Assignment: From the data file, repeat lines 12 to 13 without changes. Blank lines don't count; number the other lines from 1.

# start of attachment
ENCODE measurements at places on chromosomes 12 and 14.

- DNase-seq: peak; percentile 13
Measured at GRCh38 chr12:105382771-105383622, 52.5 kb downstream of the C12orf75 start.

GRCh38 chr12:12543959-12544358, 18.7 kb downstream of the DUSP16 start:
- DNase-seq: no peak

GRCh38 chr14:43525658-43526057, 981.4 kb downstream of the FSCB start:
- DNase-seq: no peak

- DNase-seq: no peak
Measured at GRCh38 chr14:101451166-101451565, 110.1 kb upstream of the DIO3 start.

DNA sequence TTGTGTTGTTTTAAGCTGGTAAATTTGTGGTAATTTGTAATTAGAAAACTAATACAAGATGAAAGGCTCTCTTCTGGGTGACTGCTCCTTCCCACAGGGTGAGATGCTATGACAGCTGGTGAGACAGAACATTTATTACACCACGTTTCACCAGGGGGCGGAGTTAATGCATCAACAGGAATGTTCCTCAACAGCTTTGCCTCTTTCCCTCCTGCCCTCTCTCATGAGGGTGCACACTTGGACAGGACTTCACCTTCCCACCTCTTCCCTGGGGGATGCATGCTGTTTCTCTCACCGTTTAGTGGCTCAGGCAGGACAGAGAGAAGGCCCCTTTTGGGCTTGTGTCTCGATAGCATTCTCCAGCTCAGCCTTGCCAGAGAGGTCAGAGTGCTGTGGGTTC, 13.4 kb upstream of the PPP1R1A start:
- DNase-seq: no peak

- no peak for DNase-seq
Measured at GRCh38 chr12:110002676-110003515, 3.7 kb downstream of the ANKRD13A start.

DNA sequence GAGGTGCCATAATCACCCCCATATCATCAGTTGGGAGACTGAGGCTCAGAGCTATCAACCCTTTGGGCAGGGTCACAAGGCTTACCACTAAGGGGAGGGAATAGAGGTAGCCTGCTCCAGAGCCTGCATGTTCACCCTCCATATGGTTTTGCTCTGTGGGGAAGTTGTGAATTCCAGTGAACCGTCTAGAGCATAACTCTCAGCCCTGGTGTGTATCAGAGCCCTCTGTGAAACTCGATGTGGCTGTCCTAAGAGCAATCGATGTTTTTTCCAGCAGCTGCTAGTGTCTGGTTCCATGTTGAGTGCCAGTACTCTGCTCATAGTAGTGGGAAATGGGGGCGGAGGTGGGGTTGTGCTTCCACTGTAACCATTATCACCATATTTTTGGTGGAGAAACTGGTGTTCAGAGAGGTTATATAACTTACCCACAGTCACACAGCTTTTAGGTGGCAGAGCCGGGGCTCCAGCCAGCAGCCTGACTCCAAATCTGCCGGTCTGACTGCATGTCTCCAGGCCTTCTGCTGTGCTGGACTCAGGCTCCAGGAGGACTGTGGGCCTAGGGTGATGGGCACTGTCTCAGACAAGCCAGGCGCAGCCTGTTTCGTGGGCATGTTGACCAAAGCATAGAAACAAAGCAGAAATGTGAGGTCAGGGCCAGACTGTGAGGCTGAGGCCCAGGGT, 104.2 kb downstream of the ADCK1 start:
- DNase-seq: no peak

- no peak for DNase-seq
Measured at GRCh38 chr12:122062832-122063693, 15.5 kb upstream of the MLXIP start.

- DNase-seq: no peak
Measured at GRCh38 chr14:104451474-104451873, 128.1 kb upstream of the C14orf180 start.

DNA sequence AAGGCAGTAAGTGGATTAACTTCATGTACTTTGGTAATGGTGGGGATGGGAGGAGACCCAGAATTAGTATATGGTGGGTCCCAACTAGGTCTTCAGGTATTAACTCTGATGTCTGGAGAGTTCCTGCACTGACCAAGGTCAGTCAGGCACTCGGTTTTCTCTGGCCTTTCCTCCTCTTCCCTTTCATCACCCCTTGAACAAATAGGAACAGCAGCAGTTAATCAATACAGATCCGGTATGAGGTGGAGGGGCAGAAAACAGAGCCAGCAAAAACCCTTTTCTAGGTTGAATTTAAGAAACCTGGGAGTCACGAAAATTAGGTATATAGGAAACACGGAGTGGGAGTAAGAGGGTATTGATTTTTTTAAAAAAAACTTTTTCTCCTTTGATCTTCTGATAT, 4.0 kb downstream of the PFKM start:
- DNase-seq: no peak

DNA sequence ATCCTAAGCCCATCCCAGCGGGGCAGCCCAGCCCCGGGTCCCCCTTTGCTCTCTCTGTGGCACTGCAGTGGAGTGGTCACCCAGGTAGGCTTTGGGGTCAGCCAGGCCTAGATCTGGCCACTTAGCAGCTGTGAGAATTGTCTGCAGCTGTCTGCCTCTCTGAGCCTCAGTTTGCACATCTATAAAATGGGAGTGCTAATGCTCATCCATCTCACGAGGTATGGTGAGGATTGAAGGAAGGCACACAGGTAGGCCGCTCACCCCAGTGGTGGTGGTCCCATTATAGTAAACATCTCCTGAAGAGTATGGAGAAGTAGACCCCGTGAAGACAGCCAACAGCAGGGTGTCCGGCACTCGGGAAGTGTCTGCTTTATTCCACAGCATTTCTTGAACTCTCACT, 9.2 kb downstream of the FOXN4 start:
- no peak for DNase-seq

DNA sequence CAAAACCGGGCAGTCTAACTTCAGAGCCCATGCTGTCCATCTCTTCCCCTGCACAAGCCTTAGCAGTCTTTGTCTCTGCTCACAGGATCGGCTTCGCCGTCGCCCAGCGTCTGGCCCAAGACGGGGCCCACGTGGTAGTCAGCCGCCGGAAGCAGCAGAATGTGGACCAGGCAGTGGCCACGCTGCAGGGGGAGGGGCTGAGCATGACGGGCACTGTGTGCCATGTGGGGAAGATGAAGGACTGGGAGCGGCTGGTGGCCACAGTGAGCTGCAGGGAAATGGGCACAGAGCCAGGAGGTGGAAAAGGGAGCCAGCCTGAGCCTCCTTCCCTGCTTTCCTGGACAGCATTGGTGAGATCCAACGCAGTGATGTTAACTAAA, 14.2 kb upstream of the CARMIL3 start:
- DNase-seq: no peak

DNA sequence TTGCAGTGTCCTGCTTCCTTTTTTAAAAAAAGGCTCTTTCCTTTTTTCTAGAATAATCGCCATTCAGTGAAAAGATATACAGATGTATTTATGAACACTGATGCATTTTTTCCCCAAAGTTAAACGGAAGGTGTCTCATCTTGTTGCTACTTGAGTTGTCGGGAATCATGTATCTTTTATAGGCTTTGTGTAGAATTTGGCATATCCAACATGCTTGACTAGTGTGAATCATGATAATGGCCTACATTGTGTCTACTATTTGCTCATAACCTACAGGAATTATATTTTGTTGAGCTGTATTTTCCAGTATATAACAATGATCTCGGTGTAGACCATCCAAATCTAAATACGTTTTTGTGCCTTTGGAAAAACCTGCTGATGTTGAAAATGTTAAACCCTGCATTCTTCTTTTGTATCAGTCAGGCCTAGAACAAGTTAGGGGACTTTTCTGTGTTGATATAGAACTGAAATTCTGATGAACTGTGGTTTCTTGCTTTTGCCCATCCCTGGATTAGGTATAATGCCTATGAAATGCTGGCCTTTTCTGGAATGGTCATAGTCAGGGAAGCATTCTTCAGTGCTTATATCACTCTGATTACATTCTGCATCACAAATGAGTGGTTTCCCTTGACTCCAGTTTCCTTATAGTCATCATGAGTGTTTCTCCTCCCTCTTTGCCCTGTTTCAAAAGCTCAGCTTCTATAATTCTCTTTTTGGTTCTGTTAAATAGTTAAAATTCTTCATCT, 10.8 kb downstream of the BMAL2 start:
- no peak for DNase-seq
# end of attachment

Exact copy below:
- no peak for DNase-seq
Measured at GRCh38 chr12:110002676-110003515, 3.7 kb downstream of the ANKRD13A start.